“This has been absolutely nothing like what I expected!”
Those were the words of a participant following her first experience of an action learning set for senior managers in an international cosmetics company. And she is not alone. Many action learning participants achieve outcomes they hadn’t realised they wanted, yet are delighted to have achieved them at the end of the process.
Our contributor explained that she had been delighted by how different action learning had been from other meetings or training events. No PowerPoint, no handouts, no ‘instruction’; instead, there had been time to think, to talk things through in depth, and to find answers to important questions. As others nodded in agreement, I had a familiar sense that we were embarking on a voyage of discovery, with the first surprise being ‘this is what action learning is like’.
This element of discovery is central to action learning. Participants learn things about themselves that they were unaware of; they experiment with new approaches to tasks; and they experience a way of working with others which is often quite different from the prevailing norm.
But what has this got to do with evaluation?
Simply this – evaluating action learning requires an approach which makes room for the unexpected. If I attend a training course on first aid, I know in advance exactly what I’m going to learn, and evaluating the course’s success will be relatively straightforward. (Can I stop a severe bleed? Can I perform basic resuscitation?)
But trying to specify the outcomes of action learning is more complex. We know that it has the potential to develop participants’ listening and questioning skills; to help them work through their most complex work problems; and to create strong, enduring relationships. What we can never know at the beginning of the process is the extent to which this will happen, and what the results will be.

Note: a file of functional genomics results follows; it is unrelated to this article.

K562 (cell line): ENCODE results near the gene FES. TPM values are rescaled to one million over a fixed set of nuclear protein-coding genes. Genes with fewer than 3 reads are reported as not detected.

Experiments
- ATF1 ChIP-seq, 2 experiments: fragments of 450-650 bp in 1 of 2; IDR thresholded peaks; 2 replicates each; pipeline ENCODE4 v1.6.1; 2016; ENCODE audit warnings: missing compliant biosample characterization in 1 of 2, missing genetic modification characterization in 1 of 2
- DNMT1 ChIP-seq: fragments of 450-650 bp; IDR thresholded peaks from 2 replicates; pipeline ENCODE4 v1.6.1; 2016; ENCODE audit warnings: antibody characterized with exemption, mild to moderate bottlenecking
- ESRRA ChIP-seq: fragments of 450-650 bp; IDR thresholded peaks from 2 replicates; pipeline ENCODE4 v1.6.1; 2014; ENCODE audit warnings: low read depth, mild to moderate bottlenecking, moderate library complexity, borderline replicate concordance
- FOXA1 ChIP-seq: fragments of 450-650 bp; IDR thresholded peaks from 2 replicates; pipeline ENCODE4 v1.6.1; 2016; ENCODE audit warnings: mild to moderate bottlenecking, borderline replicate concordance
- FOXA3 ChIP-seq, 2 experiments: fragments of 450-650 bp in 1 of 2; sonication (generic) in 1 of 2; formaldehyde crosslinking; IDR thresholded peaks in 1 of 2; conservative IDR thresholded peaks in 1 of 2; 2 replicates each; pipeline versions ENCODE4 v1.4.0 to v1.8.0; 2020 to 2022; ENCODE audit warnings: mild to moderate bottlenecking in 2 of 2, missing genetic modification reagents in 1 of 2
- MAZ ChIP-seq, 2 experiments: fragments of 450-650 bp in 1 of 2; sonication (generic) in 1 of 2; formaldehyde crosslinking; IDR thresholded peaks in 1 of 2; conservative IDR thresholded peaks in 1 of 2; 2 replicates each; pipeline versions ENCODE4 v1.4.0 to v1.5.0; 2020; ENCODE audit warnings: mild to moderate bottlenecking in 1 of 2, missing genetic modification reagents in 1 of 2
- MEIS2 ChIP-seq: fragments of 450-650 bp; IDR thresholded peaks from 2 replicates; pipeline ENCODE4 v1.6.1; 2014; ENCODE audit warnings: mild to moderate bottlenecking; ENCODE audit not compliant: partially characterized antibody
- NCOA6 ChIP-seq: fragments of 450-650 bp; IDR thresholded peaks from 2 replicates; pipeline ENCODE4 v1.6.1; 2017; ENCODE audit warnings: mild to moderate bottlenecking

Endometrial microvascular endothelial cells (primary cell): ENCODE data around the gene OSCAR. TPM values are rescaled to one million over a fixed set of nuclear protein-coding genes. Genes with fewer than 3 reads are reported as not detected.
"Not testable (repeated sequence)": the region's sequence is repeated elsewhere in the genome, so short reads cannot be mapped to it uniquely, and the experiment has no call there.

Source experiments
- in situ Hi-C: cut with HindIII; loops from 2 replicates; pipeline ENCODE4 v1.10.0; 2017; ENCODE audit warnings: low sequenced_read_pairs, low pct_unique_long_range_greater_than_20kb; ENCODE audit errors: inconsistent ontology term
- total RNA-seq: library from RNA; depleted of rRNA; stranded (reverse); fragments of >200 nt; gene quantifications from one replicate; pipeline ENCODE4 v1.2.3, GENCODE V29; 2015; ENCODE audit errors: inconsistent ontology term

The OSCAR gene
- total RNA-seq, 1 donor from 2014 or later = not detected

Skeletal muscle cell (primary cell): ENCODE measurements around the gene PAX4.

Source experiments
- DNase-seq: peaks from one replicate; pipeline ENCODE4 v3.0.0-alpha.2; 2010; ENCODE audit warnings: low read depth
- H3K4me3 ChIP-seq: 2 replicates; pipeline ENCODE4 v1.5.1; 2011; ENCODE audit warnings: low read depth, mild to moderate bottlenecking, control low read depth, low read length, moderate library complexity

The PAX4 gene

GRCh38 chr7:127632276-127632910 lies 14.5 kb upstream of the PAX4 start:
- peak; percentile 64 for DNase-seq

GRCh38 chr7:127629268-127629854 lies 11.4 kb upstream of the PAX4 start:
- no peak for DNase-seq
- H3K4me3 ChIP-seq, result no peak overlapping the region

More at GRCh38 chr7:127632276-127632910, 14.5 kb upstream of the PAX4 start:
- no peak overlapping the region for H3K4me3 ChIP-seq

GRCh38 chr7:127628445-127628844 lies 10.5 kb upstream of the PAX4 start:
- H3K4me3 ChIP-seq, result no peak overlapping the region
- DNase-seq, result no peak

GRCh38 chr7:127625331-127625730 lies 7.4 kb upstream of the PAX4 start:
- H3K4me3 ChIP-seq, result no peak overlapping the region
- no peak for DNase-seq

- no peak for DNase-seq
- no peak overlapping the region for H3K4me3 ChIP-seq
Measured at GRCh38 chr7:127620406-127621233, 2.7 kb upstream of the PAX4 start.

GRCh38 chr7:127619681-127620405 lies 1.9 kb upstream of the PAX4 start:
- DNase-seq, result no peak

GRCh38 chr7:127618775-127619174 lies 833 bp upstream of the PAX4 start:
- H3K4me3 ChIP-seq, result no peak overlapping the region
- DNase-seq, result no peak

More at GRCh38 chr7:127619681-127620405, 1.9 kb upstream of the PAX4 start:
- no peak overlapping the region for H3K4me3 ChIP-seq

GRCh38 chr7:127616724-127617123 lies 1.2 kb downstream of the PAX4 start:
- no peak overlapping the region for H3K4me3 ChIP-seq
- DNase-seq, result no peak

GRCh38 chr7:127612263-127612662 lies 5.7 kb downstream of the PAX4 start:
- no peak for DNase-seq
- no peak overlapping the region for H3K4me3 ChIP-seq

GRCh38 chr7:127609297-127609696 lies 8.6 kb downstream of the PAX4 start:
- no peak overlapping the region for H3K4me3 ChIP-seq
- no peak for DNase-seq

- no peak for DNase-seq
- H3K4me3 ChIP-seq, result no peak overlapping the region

At its most powerful, action learning can lead to transformative change. I remember a participant who had always blamed his boss for their poor working relationship. Through the challenge and support of others in his learning set, he became aware of the impact of his behaviour, and the reasons for his behaviour. This self-awareness, though initially painful, was the trigger for him to develop new beliefs and behaviours, which led to a very different relationship of mutual respect and understanding with his boss. But at the outset of the programme, he didn’t know that that would happen. His stated outcome was to improve his time management. What he actually got from the experience was, I believe, even more valuable.
So when we plan how to evaluate an action learning programme, let’s acknowledge that much of the learning will emerge along the way; and that there may be some surprising outcomes. By building in regular reflection on learning, and helping participants to capture this, we can gather rich information about the changes and actions which have emerged from the process. Expecting the unexpected is the paradox which lies at the heart of action learning.